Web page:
After a four hour bus journey we had reached Bali's western port city of Gilimanuk where we would catch the ferry over to Java on our way to the Ijen Plateau
. The ferry crossing takes only about 30 minutes or so, but it was just enough time for a family to approach us and begin asking us questions. Not a surprise, as we have found the Indonesians to be genuinely friendly and curious as we travel the bus routes and walk around the locations we stop in. While tourism isn't anything new here, many of the local people seem to truly appreciate the foreign stranger who comes to visit their country. The lady struck up a conversation with Liz regarding where we were from, where we had been, and where we were going. She too was coming from a holiday in Bali and was traveling with her husband, her younger sister, her 9 year old daughter, and her 4 year old son. They had spent a week in Bali and would spend the next week driving across Java on their way home to south Sumatra. Both worked in education, she as an English teacher and he as an administrator. They were also traveling with another family - part of their extended family. As the ferry docked, we headed off in separate directions. They would drive on towards the husband's hometown and, by chance, we would be taking a bus to the same city - Bondowoso. They planned to visit their family there, while we planned to make a bus connection up to the Ijen Plateau.
As fate would have it, our bus pulled into a connecting bus stop a few hours later and there they were, saying farewell and parting ways with their extended family
. We said hello once more and, with the new found room in their vehicle, they offered to take us an hour up the road with them to Bondowoso! Along the way, we explained where we were ultimately heading and, before we knew it, they decided they would go ahead and take us the hour and a half further up the mountain to the plateau. Somewhere along that route, since they had the time and had never seen Ijen, they decided to go along with us to our guesthouse and spend the next day with us visiting the crater. In short, we spent 24 hours with one of the kindest families we have ever met; a family who was willing to take a couple of complete strangers into their vehicle and make them a temporary part of their family. The children, wary at first, quickly become impromptu English students as we taught them English, while Liz and I became impromptu Indonesian students as they taught us Indonesian vocabulary. With the parents, we talked about life in Indonesia and life in America. Most of all, we enjoyed each other's company as a group of accidental and unlikely travelers. In the end, they took us back down the mountain, dropped us at our hotel in Bondowoso and we bid them farewell.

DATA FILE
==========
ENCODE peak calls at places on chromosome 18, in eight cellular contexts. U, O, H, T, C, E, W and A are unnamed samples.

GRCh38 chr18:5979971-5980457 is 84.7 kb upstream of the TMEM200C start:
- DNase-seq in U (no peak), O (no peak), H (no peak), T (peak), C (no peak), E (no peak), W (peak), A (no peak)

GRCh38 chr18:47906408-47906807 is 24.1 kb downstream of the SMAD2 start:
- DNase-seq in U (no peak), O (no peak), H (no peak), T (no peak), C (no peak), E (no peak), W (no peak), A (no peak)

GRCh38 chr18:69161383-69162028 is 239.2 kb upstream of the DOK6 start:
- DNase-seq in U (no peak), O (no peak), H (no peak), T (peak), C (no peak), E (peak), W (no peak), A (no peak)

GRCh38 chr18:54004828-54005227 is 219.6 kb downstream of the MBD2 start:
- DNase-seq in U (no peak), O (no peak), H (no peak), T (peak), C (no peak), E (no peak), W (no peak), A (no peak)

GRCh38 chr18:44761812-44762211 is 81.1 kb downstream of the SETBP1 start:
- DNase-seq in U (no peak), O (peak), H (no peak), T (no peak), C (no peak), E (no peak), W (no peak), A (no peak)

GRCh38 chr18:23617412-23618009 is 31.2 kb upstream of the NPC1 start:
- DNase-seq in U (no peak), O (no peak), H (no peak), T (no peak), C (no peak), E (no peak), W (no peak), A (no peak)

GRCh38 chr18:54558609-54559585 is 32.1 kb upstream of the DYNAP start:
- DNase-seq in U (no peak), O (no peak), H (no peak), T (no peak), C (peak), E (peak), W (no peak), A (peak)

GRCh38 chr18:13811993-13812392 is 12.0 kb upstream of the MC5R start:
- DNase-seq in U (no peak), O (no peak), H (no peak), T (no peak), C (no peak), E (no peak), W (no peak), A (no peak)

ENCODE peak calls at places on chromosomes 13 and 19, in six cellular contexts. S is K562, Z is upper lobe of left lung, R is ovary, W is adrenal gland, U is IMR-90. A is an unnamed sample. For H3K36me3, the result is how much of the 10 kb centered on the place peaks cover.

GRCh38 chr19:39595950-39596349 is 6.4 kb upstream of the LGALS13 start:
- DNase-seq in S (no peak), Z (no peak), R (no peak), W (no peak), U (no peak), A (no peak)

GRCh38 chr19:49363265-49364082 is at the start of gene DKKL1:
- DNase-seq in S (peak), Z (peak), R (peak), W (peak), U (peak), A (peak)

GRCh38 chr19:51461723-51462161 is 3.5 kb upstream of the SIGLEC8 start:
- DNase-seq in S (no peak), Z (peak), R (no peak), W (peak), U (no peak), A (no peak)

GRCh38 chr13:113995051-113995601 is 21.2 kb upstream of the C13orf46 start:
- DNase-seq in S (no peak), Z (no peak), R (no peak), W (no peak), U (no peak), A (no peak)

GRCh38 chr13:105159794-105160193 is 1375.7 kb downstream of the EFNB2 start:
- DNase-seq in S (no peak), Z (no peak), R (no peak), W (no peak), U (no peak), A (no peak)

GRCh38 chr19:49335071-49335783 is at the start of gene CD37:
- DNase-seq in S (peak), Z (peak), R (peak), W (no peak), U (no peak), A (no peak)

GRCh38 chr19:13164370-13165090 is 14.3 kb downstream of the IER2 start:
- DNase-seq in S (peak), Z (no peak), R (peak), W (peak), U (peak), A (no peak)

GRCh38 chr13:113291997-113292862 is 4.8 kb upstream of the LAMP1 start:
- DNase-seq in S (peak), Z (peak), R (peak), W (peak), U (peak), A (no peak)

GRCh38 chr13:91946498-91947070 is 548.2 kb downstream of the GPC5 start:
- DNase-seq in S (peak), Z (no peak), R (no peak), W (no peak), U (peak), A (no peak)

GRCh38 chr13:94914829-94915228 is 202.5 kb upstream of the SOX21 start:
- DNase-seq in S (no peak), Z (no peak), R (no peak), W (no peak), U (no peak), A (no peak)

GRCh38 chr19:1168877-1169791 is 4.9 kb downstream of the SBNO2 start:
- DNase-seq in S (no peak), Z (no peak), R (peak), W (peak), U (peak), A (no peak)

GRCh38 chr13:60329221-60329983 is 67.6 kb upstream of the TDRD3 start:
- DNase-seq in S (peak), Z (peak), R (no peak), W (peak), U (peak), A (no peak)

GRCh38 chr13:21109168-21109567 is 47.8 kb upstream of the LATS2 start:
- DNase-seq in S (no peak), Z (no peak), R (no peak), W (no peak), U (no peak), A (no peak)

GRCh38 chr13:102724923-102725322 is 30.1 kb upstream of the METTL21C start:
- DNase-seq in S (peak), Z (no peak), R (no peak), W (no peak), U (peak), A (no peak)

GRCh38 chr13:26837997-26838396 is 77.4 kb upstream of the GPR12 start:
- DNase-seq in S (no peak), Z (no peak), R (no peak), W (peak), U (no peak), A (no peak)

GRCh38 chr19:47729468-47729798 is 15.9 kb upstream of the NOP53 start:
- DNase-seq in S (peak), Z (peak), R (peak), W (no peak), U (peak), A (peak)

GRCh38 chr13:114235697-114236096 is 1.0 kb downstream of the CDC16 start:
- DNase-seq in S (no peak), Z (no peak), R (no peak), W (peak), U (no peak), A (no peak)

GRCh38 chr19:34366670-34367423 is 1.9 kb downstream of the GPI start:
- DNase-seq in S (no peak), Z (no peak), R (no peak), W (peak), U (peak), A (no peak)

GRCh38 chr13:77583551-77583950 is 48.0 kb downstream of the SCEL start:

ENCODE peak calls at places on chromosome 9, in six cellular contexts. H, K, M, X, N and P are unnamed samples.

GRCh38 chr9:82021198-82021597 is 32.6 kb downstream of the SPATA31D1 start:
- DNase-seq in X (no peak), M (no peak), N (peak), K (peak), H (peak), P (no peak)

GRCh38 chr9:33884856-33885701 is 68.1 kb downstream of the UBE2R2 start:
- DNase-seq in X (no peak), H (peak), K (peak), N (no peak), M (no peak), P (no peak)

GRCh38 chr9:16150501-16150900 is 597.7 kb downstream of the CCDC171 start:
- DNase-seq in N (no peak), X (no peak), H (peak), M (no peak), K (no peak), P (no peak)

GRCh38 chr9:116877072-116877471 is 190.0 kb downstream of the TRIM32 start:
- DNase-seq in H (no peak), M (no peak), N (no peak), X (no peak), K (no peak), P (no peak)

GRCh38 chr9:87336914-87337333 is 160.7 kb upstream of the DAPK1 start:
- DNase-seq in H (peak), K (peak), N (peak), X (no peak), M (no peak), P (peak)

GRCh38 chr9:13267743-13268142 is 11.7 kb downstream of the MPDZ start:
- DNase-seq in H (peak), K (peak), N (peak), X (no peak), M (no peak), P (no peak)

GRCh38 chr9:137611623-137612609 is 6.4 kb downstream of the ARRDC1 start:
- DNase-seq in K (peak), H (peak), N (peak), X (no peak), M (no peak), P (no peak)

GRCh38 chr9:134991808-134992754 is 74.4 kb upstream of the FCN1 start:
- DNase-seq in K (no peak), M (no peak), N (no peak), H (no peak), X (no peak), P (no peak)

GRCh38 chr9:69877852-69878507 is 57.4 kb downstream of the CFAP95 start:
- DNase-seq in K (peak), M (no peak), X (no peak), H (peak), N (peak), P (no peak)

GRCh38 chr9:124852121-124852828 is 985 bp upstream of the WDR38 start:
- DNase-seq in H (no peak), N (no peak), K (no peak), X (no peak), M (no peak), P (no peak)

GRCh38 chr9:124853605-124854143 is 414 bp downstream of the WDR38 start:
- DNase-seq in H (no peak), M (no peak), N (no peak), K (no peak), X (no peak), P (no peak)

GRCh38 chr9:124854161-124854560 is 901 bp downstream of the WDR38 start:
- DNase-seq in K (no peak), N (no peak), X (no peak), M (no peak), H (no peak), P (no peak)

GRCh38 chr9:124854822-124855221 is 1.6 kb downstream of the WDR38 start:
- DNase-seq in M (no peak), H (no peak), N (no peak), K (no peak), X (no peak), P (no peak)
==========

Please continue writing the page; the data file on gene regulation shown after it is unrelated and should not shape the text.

This one day alone encapsulates why we love to travel so much. For all of the fear of the unknown that exists in the world, for all of the hate spurned on by the media that overtakes our awareness, and for all of the labels that are so easily given, but never really earned, we have believed and will continue to believe that people throughout the world are generally good natured and kind. Thanks to this family, our point has been proven once again.
Enjoy the pictures!
Until next time,
Jon and Liz
From Ubud we decided that it was time to bid farewell to Bali and move on to the island of Java. Of the thousands of islands that comprise Indonesia, it could be argued that Java is the heart of the country. Here you will find the bustling capital city of Jakarta and home to most of the foreign investment and industry that drives the Indonesian economy. Java can easily be described as the most developed part of the country with reasonable infrastructure. The island itself is about half the size of Great Britain, yet it has a growing population of over 120 million people; a dense population to say the least. We came here primarily to see some of the natural wonders that the island has to offer while visiting a city or two along the way.